Oh right, that white grain paper like textured dial, ah.Vincent
While some may wonder why is it not a directly dead-flat surface instead, but this? Minute details in this dial tells me that in order to reflect the light that this watch is able to capture via its convex scratch-resistant mineral crystal, the dial is to be textured so that the reflected light can travel to all the direction, and ultimately increase its visibility.
What’s present inside this watch, well its no mechanical but quartz movement. First watch written on this blog without a mechanical movement. It sports a Ronda 513 movment, Swiss-made of course.
On the case back is engraved with all the things that matters for a watch, that is some of its specifications and what not. Written on it: Water Resistant, that comes with a 30 meters of water resistance. With one’s knowledge means its just simply splash proof, not that you can actually wear it and dive in deep 30 meters into the water. Unless you want to see the death of your beloved timepiece.
As I’ve quoted on the title itself, the watch with ultimate readability. I still stand by that, at least on a personal point of view. There is also a reason why these are designed to be that way. Imagine you’re running late on a railway station for your next train ride, forgetting your watch of all the possible circumstances. You’d look up to the clock for a second and immediately, the positions of all the hands are burned and imprinted in your eyes and to your mind. Then you continue running to the platform that you’re supposed to catch your ride.
The design has its own beauty where it is so easy to read that you won’t need another second to take a look at it and figuring out: “Oh now where’s that minute hand point at?”, that kind of situation.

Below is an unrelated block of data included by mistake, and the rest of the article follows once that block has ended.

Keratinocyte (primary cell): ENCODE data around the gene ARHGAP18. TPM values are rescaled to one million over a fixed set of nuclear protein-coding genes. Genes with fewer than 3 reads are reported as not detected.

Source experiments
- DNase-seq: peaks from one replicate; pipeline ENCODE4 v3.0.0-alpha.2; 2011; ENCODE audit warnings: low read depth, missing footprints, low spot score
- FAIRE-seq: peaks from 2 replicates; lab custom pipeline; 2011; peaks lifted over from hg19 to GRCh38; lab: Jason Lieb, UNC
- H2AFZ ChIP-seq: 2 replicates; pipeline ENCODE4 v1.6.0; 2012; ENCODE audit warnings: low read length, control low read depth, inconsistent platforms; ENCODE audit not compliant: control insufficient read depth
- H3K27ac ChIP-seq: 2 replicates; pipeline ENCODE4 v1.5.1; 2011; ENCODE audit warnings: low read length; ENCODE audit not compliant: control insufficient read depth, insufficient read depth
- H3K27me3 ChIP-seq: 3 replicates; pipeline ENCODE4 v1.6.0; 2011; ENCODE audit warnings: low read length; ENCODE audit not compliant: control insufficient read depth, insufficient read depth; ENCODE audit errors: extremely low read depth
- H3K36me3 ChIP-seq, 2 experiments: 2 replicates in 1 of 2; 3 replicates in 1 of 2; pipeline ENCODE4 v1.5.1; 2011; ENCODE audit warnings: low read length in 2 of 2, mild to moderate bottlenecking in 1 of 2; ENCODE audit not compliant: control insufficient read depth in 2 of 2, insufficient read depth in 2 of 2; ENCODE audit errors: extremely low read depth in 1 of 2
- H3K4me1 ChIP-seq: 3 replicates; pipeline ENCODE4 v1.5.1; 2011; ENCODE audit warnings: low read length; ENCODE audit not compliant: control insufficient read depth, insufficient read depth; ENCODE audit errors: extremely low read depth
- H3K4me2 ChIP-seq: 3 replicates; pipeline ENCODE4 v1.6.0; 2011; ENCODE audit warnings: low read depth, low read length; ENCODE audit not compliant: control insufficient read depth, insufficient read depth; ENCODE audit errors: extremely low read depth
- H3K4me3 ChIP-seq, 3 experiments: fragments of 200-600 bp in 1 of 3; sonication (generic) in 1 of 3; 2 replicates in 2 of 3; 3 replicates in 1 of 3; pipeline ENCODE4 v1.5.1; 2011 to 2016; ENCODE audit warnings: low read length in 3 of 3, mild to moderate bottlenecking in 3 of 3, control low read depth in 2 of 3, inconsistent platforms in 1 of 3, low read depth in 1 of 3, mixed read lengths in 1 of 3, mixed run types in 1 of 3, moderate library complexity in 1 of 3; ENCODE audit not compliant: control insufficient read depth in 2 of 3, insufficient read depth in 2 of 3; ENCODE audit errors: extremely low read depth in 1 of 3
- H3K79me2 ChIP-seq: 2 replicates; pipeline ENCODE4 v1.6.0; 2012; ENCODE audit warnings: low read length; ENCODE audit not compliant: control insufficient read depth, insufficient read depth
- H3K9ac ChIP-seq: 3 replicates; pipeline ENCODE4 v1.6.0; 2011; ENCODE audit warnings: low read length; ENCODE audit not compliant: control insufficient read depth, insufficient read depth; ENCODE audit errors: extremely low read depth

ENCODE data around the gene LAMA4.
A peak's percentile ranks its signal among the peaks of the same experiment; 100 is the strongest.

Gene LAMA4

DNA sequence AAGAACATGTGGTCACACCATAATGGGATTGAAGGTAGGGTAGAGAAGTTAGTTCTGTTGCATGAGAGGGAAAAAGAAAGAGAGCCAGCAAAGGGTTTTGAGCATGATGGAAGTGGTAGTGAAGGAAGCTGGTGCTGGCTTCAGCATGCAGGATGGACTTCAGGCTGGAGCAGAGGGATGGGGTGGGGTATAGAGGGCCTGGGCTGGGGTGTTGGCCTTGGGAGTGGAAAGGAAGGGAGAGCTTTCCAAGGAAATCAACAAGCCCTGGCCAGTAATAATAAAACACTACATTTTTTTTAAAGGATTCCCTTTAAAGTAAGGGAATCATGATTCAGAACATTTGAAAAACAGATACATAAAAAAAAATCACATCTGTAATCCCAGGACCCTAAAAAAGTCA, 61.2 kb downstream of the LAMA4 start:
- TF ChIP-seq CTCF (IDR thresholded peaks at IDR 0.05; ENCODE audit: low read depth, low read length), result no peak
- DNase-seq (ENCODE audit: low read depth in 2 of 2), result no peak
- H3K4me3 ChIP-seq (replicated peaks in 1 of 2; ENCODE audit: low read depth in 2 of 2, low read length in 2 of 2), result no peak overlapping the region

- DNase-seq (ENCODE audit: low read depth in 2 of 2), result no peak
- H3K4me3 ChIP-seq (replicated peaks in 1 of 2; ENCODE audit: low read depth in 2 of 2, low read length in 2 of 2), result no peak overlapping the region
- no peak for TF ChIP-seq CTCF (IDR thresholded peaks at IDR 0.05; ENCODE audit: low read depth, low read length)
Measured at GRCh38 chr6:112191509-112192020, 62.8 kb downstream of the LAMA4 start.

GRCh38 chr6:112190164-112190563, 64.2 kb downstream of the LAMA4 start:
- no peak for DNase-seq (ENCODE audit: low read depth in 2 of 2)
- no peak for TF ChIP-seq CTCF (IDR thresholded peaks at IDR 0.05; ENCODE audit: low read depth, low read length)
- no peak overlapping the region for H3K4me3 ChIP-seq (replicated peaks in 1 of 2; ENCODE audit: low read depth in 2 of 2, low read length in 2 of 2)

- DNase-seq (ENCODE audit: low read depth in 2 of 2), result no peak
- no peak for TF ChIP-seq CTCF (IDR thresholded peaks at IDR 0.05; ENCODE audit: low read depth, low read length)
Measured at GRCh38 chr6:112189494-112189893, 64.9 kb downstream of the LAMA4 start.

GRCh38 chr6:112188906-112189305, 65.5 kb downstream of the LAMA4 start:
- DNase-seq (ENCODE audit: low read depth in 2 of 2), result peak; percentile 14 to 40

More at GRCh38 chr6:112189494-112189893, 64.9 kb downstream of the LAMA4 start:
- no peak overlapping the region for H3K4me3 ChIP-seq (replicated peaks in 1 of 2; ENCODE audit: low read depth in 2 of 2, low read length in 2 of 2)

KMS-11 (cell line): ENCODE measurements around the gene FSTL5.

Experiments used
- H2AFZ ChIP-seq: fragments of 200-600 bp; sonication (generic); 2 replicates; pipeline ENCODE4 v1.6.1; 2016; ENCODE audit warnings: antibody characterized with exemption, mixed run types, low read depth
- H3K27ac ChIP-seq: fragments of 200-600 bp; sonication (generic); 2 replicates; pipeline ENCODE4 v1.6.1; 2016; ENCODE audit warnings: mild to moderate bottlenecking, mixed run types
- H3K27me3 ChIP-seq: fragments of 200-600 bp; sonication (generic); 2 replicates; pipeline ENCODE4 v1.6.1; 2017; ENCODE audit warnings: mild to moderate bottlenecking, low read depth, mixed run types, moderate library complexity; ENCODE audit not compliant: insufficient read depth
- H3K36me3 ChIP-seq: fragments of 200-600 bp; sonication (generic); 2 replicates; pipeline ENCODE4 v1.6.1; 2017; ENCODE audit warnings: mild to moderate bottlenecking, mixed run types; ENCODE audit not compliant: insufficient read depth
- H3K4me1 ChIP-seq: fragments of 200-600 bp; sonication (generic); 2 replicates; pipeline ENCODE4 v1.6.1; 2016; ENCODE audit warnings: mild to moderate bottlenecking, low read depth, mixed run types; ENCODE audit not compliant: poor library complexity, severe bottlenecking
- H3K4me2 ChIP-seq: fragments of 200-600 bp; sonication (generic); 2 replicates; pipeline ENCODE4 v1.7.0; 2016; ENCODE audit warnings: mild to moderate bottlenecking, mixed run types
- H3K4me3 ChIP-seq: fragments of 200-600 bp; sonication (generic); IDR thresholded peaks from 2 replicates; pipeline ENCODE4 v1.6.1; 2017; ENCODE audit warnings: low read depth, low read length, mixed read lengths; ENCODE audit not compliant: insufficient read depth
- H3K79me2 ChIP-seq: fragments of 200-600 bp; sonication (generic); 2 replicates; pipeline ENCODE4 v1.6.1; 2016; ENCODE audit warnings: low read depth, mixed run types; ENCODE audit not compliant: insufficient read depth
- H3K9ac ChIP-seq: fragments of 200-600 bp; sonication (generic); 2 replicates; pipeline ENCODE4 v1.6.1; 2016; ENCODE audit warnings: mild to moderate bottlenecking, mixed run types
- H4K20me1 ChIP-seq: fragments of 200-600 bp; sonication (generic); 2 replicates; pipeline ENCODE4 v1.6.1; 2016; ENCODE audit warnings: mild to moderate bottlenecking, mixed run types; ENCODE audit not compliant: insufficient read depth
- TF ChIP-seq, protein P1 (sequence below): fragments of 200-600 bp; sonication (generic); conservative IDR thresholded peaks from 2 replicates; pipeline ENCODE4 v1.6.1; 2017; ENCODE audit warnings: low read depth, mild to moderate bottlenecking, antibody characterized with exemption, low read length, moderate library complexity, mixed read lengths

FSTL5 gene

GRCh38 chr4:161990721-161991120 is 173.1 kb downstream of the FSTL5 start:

It happens to be the best watch for me to wear to work or doing something that’s actually time-sensitive. As for at work it’s kind of the thing where I’d just peek on my watch to get the time within a second, while it’ll take sometime for me to read on digital watch. (I might be mentally challenged if I’m the only one.)
Especially estimating how much more time do I end my day, that’s the truth.
Turns out to be that, black text on a white background also contributes to the factor that it’s so easy to read its Giant dial, pun intended. Studies has been conducted on how we actually read, and what’s the most effective colour scheme, or UI that allow people to read better.
According to Hall & Hanna (2003), the optimal legibility requires black text on white background which often referred as positive text. While the negative (white text on black background) is considered as equally good, the later does often cause people to re-read texts and slowing their reading time. Hence, the ultimate readability. It is for me to emphasize that comfort-ability and legibility/readability is two different things.
Though as of now, the Mondaine Giant has been updated with a newer version with backlight behind the Giant hands, they do cost around US$399. Not a figure that would break the bank, but a rather iconic design in railway business, and definitely suit those that needs a timepiece to easily tell the time. Given that I’ve actually met a lot of people that wears the Classic series, I do believe that Mondaine has definitely captured its audience among consumers in this vast world of options in wristwatches, especially the Swiss.